Even hearing the words that you're saying can be enough to say, well this doesn't feel right. What I'm saying doesn't feel right as bad as I'm feeling it doesn't fit. Um, and having it heard back to you, it sounds like you really struggling right now. Just having that support and that recognition that you, you are actually really going through something difficult is sometimes all that's needed. But there are times when you don't quite want to share or you're not ready to share what you're feeling with the people who you're close to. And that's when I think connecting with a service like lifeline provides a way for you to make a connection with someone but not feel like there's any sort of j udgment or any sort of, you owe something to this person that you're making a connection to. I spoke before about that difficulty balancing, protecting the person that you love. That's not there when you make a connection to lifeline or u m, when you make a connection with a counselor, you've got a safe space to just tell it how it is. I think the, the advice I'd give to people who are experiencing suicidal thoughts is that the way you're thinking may not be right. We can get very convinced by our own thoughts and we can trick ourselves into thinking that how we think is the only way that's right and it's the only way that other people are thinking. And it's very common, I think for people to fall into the trap of thinking that people would be better off without them. If you're feeling that , I would ask that you ask someone, make a connection, make that connection and say, what am I good at? What's good about me? If you're not feeling able to do that because it's too raw, just do something. Go for a coffee. You know, get on your bike. Do something to distract yourself from the feelings that you're feeling right now. And then if you're still feeling it, use the three day rule. Wait three days, and if at any point during that three days you feel like maybe there's a Ray of hope, those three days start again and then make a connection with a professional, seek help. You know, the, the main thing that has made things stable for me has been longterm treatment with a professional. And that's critical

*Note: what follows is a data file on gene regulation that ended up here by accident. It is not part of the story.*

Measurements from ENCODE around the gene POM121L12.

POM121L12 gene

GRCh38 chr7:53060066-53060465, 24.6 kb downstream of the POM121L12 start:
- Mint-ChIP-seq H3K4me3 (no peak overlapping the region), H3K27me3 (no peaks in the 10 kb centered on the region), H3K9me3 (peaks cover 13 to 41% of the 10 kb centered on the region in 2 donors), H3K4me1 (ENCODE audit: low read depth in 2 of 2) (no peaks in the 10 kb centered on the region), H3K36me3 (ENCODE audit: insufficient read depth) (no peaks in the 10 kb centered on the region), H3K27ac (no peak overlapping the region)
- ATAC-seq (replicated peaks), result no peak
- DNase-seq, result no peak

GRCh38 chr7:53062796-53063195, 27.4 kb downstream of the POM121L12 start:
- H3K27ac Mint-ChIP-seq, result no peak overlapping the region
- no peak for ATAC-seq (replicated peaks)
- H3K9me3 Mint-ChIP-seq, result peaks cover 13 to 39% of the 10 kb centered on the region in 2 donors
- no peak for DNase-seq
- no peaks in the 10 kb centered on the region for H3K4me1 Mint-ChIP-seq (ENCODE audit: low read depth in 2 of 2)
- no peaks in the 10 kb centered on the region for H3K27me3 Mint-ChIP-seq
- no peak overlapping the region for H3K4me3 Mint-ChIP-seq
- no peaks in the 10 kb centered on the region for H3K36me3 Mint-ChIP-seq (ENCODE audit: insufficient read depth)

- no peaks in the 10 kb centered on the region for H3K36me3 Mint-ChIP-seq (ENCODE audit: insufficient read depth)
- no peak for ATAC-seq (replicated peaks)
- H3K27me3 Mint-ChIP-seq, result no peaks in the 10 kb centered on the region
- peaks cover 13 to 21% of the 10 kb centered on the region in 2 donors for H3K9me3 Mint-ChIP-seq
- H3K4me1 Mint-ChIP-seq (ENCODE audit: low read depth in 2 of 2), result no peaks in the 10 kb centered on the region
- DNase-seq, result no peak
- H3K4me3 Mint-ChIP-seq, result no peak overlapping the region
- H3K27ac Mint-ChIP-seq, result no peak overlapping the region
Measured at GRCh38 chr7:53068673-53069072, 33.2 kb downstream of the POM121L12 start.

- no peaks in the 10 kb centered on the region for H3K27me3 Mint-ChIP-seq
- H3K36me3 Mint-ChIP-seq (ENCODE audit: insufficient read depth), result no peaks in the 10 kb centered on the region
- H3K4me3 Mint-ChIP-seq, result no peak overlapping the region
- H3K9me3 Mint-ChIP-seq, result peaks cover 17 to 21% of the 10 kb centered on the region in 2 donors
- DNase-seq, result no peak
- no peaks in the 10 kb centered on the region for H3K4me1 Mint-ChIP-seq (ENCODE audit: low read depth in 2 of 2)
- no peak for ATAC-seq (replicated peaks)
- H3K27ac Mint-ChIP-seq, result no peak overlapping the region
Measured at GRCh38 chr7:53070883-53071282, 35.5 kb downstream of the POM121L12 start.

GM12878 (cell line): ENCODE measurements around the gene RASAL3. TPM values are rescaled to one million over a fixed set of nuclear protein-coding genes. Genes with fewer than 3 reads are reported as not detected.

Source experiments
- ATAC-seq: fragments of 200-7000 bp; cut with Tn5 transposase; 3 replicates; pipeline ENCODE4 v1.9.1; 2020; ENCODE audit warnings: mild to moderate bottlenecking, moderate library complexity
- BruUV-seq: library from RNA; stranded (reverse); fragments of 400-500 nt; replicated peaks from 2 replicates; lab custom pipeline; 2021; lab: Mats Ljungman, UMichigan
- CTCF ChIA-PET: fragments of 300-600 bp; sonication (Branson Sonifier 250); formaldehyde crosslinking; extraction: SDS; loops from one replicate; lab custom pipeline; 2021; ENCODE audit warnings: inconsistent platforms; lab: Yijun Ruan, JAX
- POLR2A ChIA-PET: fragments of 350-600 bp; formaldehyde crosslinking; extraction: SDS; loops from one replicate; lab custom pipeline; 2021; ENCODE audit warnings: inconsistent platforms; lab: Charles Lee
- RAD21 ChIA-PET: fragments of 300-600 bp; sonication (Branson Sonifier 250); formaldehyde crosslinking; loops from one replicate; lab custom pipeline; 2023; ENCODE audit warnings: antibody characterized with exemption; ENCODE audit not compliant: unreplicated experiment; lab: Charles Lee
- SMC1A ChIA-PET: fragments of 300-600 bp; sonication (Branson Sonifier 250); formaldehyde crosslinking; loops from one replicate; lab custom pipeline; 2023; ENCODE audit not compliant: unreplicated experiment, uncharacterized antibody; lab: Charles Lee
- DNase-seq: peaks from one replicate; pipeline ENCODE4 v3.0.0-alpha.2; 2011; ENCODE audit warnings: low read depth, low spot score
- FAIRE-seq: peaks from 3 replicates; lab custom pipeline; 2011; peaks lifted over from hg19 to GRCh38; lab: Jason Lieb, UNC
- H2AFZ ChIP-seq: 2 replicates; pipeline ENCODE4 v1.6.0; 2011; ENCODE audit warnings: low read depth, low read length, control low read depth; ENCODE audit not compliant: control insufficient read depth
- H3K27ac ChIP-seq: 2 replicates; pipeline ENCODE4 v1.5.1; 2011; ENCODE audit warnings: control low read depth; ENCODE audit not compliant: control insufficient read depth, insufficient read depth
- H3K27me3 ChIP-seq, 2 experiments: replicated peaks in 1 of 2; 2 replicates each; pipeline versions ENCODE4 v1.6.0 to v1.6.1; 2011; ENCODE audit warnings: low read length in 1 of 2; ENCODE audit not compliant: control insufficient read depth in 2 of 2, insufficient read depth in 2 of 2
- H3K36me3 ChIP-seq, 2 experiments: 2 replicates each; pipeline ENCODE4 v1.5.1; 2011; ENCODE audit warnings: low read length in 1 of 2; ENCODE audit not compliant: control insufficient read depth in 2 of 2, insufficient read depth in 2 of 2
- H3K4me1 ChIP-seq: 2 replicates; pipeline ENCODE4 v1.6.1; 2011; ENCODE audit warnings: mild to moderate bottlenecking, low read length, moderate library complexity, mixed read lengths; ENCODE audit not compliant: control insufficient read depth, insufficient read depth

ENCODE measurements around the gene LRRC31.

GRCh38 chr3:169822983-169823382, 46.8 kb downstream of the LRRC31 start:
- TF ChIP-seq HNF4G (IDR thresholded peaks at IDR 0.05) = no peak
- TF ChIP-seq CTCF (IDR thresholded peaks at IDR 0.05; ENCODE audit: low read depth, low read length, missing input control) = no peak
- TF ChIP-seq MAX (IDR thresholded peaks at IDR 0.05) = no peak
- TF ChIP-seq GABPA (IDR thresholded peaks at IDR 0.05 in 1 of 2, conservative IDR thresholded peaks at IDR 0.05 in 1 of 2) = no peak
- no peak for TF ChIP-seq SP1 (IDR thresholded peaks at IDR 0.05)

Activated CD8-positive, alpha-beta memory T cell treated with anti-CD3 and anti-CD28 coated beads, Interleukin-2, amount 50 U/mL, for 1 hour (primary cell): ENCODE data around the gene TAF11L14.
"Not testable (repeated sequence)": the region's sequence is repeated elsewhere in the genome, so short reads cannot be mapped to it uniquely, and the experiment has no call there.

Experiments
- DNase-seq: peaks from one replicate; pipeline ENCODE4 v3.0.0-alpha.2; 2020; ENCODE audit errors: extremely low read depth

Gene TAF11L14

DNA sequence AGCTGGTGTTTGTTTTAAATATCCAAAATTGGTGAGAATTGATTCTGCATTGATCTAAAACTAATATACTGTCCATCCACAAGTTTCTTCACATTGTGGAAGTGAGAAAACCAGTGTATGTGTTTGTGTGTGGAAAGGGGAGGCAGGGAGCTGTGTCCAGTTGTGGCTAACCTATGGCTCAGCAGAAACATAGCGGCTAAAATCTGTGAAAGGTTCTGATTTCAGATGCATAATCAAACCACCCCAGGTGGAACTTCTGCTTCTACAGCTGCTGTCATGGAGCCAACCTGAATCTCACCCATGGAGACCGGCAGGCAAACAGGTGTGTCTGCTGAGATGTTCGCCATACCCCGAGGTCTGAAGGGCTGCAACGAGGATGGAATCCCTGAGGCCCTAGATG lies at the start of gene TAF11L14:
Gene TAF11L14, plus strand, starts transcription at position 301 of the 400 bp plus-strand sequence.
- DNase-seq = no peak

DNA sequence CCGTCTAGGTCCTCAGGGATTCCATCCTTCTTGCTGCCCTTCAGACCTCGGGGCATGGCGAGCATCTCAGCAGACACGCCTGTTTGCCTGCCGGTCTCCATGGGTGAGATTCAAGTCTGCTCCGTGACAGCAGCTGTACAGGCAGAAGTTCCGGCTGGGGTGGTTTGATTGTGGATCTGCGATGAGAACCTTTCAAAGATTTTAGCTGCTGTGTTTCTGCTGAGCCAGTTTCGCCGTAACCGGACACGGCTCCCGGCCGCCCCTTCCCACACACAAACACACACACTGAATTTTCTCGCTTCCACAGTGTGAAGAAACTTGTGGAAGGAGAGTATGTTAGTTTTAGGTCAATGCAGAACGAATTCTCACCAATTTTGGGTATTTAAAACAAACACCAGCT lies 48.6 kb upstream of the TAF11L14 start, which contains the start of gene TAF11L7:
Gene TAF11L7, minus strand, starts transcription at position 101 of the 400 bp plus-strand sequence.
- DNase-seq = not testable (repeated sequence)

Beverley: